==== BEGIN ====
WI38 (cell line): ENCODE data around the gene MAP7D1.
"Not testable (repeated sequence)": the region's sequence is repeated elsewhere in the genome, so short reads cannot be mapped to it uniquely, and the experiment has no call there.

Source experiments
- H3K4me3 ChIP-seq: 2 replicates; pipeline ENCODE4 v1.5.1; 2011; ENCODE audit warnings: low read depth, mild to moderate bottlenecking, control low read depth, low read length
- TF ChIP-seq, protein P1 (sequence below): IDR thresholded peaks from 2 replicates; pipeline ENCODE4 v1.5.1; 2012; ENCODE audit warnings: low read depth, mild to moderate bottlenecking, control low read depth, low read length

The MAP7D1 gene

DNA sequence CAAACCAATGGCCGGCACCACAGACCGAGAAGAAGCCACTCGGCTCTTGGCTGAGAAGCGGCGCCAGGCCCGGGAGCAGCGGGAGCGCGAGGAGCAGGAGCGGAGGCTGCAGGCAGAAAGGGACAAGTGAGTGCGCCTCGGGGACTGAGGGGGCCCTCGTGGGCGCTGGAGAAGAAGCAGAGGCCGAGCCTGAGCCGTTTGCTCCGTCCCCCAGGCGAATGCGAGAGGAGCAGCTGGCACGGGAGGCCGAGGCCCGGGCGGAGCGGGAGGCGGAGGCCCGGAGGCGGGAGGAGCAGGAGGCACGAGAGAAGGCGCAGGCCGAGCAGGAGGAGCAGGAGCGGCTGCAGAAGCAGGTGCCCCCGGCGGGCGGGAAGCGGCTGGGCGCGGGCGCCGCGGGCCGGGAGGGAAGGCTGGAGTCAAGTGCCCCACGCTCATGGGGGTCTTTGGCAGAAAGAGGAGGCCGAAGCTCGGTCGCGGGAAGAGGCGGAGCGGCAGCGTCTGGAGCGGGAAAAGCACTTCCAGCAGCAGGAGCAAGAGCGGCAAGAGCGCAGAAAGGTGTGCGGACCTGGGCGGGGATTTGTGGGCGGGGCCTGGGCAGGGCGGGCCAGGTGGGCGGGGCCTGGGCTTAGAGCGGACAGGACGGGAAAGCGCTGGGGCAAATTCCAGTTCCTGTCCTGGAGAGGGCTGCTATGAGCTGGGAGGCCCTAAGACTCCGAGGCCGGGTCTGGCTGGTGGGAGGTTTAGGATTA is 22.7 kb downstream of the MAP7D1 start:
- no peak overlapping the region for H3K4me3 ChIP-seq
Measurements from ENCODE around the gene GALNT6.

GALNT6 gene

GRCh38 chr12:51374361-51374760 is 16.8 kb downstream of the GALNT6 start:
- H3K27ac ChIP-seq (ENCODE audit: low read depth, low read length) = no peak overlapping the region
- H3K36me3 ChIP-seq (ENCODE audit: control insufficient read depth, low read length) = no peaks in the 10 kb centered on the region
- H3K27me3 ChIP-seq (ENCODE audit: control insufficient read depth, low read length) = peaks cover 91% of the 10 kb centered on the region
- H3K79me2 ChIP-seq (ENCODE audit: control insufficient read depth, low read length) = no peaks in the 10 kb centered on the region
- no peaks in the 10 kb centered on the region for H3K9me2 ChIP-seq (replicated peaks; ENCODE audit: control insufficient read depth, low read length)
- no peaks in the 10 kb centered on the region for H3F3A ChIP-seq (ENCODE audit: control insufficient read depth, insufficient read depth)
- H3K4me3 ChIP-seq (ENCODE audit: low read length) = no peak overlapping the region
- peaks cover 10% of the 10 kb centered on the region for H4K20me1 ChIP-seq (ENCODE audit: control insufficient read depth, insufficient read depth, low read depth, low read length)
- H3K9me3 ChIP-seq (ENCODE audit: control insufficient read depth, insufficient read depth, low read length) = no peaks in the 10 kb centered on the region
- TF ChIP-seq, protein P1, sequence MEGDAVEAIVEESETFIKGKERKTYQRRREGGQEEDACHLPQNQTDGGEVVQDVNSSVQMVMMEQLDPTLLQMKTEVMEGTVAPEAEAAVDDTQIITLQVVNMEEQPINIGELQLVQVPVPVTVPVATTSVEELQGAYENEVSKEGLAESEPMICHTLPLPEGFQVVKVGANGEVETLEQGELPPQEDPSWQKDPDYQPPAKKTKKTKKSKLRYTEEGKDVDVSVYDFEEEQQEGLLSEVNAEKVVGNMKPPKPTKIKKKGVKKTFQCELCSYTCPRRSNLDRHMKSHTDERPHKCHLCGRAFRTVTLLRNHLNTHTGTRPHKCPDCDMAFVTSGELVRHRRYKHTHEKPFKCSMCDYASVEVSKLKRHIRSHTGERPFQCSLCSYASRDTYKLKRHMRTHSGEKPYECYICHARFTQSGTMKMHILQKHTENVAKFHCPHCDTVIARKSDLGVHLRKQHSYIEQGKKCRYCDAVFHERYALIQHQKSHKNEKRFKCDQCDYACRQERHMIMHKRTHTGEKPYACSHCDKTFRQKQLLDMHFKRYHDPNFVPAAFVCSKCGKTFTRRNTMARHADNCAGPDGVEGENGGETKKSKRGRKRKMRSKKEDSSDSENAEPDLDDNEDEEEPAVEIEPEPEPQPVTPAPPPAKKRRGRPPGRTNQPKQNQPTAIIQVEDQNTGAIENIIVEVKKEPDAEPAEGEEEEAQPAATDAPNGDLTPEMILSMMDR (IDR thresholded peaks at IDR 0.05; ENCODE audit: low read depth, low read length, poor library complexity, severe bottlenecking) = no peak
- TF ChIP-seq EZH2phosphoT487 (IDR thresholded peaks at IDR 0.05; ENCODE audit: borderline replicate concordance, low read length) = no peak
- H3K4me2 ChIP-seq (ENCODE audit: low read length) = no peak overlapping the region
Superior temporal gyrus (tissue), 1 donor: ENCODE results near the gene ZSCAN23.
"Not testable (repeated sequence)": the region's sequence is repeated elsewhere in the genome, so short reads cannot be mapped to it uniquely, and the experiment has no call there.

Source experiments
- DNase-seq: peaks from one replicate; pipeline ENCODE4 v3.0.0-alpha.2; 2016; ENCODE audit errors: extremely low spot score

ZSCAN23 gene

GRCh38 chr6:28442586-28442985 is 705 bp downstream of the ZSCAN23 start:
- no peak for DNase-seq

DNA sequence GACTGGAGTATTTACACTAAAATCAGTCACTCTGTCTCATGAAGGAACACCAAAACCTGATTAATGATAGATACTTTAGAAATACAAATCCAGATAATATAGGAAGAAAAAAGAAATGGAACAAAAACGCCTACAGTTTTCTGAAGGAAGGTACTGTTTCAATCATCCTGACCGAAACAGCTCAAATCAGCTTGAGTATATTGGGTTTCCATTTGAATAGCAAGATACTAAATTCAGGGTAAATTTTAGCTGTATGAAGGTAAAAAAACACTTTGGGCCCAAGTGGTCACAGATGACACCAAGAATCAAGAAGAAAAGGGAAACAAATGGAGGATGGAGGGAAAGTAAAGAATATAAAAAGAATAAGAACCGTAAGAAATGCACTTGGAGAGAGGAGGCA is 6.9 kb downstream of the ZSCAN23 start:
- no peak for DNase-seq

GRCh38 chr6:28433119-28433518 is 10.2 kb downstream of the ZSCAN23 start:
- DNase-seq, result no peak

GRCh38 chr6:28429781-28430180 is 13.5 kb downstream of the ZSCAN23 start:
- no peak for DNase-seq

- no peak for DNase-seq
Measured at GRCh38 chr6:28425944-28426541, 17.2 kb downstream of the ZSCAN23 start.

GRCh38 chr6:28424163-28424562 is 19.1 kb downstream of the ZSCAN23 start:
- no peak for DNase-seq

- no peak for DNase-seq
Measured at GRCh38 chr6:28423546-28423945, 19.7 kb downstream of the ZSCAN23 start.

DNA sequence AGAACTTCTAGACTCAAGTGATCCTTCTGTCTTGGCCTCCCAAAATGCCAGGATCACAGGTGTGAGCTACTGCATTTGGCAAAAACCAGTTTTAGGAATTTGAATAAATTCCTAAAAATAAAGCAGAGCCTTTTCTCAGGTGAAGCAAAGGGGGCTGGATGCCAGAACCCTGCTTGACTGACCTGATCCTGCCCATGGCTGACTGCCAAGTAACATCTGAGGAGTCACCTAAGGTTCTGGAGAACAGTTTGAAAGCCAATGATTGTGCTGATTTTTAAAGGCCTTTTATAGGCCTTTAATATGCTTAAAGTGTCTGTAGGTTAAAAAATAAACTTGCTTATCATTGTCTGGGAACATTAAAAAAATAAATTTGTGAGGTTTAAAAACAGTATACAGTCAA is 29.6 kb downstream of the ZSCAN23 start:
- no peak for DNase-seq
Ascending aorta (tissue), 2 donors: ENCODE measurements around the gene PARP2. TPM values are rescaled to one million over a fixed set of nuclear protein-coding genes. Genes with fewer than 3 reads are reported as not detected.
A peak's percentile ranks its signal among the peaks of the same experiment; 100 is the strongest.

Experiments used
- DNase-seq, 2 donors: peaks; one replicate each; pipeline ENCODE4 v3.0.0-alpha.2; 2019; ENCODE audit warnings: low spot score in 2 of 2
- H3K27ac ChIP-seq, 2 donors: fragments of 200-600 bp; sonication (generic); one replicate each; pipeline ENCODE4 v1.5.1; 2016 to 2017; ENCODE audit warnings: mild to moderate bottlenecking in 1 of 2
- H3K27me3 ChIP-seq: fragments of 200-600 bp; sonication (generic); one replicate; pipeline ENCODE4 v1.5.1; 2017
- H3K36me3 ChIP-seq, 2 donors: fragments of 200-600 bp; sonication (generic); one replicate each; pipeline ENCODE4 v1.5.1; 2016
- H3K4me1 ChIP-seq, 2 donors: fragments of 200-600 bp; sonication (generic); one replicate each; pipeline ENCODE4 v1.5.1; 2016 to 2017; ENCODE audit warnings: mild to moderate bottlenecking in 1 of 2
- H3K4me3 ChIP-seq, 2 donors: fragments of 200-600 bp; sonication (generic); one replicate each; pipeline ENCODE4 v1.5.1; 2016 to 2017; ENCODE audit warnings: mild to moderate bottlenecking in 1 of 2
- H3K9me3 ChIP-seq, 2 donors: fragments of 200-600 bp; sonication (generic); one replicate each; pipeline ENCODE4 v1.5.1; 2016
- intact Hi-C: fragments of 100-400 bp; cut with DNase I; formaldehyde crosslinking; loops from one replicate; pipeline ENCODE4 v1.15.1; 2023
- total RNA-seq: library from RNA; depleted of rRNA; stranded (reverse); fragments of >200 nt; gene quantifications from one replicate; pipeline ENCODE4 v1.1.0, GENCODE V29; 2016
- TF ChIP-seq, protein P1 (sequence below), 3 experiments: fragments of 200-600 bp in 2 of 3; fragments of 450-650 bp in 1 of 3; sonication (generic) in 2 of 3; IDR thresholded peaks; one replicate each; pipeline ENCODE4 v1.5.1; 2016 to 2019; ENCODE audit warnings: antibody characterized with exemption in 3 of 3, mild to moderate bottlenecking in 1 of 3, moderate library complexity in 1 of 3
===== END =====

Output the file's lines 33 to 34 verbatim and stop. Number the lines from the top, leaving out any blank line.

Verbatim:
GRCh38 chr6:28433119-28433518 is 10.2 kb downstream of the ZSCAN23 start:
- DNase-seq, result no peak